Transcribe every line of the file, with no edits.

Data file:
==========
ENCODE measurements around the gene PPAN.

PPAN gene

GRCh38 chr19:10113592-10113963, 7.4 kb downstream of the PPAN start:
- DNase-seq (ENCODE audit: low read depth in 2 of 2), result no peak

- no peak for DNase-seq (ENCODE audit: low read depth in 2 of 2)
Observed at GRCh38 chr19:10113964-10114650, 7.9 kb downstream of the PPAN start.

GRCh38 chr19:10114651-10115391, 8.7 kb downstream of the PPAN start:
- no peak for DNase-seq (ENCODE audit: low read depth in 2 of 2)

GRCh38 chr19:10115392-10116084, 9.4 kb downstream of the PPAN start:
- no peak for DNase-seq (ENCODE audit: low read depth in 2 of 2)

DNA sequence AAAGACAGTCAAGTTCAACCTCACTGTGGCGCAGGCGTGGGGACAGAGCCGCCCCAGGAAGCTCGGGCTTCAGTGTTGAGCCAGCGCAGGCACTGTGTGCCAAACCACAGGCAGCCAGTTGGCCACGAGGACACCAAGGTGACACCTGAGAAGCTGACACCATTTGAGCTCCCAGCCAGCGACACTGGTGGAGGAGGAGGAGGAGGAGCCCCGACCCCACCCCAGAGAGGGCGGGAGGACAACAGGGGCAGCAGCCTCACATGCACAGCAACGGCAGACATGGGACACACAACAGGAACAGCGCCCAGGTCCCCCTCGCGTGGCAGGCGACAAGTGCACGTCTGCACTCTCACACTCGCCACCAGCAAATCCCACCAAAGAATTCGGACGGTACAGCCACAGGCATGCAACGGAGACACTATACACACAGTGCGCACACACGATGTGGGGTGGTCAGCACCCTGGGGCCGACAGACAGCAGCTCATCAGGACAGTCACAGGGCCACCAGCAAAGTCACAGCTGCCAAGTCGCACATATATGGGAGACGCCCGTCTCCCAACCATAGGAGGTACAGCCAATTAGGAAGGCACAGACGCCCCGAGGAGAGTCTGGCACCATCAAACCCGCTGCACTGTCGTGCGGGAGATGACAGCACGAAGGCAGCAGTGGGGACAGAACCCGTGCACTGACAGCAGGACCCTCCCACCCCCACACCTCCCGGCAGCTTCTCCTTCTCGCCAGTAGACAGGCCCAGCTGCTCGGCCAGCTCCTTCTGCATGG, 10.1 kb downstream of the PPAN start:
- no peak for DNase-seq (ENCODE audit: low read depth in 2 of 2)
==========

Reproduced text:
ENCODE measurements around the gene PPAN.

PPAN gene

GRCh38 chr19:10113592-10113963, 7.4 kb downstream of the PPAN start:
- DNase-seq (ENCODE audit: low read depth in 2 of 2), result no peak

- no peak for DNase-seq (ENCODE audit: low read depth in 2 of 2)
Observed at GRCh38 chr19:10113964-10114650, 7.9 kb downstream of the PPAN start.

GRCh38 chr19:10114651-10115391, 8.7 kb downstream of the PPAN start:
- no peak for DNase-seq (ENCODE audit: low read depth in 2 of 2)

GRCh38 chr19:10115392-10116084, 9.4 kb downstream of the PPAN start:
- no peak for DNase-seq (ENCODE audit: low read depth in 2 of 2)

DNA sequence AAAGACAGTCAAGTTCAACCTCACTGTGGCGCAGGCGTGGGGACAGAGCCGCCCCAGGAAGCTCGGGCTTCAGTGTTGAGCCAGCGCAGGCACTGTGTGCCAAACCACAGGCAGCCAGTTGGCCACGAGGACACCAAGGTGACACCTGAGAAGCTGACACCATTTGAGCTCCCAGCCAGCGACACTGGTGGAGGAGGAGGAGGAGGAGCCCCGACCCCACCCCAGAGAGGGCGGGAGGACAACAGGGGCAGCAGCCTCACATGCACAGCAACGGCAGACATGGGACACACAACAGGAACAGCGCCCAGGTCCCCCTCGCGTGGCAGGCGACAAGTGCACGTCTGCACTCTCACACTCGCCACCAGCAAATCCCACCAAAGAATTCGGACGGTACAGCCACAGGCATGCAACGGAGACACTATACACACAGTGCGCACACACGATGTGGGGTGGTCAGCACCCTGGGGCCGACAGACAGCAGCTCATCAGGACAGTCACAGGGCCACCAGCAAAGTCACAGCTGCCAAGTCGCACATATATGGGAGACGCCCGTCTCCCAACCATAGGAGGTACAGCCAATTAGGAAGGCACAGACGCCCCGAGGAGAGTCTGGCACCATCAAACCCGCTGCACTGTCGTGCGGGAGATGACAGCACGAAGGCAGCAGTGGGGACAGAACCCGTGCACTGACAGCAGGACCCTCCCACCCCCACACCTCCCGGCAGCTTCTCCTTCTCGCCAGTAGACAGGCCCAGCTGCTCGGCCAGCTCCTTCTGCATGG, 10.1 kb downstream of the PPAN start:
- no peak for DNase-seq (ENCODE audit: low read depth in 2 of 2)